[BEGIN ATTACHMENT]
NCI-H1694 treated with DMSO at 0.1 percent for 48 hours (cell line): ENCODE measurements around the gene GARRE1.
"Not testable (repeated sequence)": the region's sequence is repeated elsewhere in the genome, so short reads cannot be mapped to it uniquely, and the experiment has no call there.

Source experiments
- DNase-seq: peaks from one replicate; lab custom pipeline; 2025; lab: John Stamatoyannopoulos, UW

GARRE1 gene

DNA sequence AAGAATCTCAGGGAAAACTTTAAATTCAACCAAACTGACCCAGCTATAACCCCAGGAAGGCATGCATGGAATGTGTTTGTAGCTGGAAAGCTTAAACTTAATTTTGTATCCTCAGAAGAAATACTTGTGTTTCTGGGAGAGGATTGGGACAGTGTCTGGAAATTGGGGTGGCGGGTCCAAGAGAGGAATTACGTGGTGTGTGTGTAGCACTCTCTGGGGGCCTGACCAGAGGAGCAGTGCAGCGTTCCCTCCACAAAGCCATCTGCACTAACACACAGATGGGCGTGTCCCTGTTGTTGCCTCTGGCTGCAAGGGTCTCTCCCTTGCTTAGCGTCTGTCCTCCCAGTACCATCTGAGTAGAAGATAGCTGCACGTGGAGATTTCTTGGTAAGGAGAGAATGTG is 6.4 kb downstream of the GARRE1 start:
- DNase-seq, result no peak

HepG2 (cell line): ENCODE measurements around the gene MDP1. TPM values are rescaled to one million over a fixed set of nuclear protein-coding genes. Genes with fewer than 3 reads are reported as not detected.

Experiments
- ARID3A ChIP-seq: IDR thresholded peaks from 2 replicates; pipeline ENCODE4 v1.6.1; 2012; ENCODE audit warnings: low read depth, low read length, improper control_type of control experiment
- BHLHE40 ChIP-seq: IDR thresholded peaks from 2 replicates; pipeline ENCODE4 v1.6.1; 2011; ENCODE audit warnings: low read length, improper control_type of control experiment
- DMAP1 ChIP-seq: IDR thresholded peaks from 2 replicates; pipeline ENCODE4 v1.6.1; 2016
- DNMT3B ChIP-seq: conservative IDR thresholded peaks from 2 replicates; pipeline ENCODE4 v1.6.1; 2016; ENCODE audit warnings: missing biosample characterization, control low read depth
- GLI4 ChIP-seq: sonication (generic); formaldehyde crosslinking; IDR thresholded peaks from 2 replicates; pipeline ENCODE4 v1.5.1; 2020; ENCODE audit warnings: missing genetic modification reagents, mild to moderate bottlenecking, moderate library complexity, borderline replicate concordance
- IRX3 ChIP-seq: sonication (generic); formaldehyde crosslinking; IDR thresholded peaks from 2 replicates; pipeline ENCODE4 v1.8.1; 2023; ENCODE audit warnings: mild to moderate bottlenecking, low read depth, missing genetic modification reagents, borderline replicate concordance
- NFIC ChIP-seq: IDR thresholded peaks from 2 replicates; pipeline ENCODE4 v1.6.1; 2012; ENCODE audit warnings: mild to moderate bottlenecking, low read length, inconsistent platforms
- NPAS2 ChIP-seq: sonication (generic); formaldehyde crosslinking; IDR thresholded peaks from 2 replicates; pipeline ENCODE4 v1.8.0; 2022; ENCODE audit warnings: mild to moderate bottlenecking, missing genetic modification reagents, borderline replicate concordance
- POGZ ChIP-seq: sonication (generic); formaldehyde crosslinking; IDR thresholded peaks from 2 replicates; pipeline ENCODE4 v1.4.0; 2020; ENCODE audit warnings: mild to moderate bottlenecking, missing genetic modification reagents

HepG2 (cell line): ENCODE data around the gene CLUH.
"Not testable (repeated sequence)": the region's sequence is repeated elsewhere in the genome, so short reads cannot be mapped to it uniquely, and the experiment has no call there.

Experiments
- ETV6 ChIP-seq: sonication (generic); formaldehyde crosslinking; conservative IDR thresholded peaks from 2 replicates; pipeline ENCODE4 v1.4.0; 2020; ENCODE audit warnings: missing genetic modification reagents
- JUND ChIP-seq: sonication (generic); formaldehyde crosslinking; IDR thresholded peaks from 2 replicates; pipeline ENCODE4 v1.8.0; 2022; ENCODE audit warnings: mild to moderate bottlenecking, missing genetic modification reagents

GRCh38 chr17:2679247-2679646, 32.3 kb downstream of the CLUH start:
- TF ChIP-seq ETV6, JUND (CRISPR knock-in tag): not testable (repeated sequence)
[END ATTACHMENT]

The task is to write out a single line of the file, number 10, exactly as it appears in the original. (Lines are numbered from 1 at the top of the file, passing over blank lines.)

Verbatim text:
- ARID3A ChIP-seq: IDR thresholded peaks from 2 replicates; pipeline ENCODE4 v1.6.1; 2012; ENCODE audit warnings: low read depth, low read length, improper control_type of control experiment